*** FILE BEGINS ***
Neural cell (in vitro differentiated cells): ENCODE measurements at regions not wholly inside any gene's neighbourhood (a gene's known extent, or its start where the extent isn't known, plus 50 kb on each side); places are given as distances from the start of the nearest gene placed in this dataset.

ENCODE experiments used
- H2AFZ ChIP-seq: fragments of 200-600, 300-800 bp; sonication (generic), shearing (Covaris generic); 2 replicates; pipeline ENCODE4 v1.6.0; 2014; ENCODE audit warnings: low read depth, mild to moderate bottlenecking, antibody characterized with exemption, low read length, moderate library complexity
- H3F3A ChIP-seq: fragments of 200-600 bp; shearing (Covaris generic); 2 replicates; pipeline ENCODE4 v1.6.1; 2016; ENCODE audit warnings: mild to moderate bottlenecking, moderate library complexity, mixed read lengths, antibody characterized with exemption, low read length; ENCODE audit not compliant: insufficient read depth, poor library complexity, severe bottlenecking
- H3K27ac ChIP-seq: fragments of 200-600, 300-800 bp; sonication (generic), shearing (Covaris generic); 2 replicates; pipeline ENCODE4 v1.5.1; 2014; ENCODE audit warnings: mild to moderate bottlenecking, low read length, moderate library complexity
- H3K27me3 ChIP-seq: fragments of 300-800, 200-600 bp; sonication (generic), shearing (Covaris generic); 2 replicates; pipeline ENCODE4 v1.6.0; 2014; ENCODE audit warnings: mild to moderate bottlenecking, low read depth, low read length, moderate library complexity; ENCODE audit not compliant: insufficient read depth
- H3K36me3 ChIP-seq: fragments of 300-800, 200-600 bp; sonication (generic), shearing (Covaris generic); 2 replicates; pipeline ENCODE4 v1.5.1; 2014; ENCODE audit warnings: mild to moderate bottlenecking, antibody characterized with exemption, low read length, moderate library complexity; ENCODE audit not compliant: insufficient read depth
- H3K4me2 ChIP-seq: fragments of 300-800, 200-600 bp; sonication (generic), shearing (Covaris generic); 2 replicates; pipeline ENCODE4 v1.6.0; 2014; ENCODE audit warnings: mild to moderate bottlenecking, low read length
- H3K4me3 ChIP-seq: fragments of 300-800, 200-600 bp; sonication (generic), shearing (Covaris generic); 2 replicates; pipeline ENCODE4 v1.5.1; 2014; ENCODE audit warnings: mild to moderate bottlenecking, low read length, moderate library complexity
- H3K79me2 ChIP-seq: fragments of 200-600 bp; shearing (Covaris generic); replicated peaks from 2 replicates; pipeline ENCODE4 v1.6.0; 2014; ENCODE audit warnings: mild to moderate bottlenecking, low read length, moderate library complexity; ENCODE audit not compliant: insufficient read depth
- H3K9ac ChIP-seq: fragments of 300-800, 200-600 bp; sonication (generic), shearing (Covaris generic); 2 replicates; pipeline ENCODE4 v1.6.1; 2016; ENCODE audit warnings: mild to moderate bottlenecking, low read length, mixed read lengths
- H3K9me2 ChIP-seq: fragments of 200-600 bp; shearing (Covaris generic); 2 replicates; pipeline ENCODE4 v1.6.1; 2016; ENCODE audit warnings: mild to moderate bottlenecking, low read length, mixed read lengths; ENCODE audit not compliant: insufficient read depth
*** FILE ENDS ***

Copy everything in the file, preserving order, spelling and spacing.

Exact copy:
Neural cell (in vitro differentiated cells): ENCODE measurements at regions not wholly inside any gene's neighbourhood (a gene's known extent, or its start where the extent isn't known, plus 50 kb on each side); places are given as distances from the start of the nearest gene placed in this dataset.

ENCODE experiments used
- H2AFZ ChIP-seq: fragments of 200-600, 300-800 bp; sonication (generic), shearing (Covaris generic); 2 replicates; pipeline ENCODE4 v1.6.0; 2014; ENCODE audit warnings: low read depth, mild to moderate bottlenecking, antibody characterized with exemption, low read length, moderate library complexity
- H3F3A ChIP-seq: fragments of 200-600 bp; shearing (Covaris generic); 2 replicates; pipeline ENCODE4 v1.6.1; 2016; ENCODE audit warnings: mild to moderate bottlenecking, moderate library complexity, mixed read lengths, antibody characterized with exemption, low read length; ENCODE audit not compliant: insufficient read depth, poor library complexity, severe bottlenecking
- H3K27ac ChIP-seq: fragments of 200-600, 300-800 bp; sonication (generic), shearing (Covaris generic); 2 replicates; pipeline ENCODE4 v1.5.1; 2014; ENCODE audit warnings: mild to moderate bottlenecking, low read length, moderate library complexity
- H3K27me3 ChIP-seq: fragments of 300-800, 200-600 bp; sonication (generic), shearing (Covaris generic); 2 replicates; pipeline ENCODE4 v1.6.0; 2014; ENCODE audit warnings: mild to moderate bottlenecking, low read depth, low read length, moderate library complexity; ENCODE audit not compliant: insufficient read depth
- H3K36me3 ChIP-seq: fragments of 300-800, 200-600 bp; sonication (generic), shearing (Covaris generic); 2 replicates; pipeline ENCODE4 v1.5.1; 2014; ENCODE audit warnings: mild to moderate bottlenecking, antibody characterized with exemption, low read length, moderate library complexity; ENCODE audit not compliant: insufficient read depth
- H3K4me2 ChIP-seq: fragments of 300-800, 200-600 bp; sonication (generic), shearing (Covaris generic); 2 replicates; pipeline ENCODE4 v1.6.0; 2014; ENCODE audit warnings: mild to moderate bottlenecking, low read length
- H3K4me3 ChIP-seq: fragments of 300-800, 200-600 bp; sonication (generic), shearing (Covaris generic); 2 replicates; pipeline ENCODE4 v1.5.1; 2014; ENCODE audit warnings: mild to moderate bottlenecking, low read length, moderate library complexity
- H3K79me2 ChIP-seq: fragments of 200-600 bp; shearing (Covaris generic); replicated peaks from 2 replicates; pipeline ENCODE4 v1.6.0; 2014; ENCODE audit warnings: mild to moderate bottlenecking, low read length, moderate library complexity; ENCODE audit not compliant: insufficient read depth
- H3K9ac ChIP-seq: fragments of 300-800, 200-600 bp; sonication (generic), shearing (Covaris generic); 2 replicates; pipeline ENCODE4 v1.6.1; 2016; ENCODE audit warnings: mild to moderate bottlenecking, low read length, mixed read lengths
- H3K9me2 ChIP-seq: fragments of 200-600 bp; shearing (Covaris generic); 2 replicates; pipeline ENCODE4 v1.6.1; 2016; ENCODE audit warnings: mild to moderate bottlenecking, low read length, mixed read lengths; ENCODE audit not compliant: insufficient read depth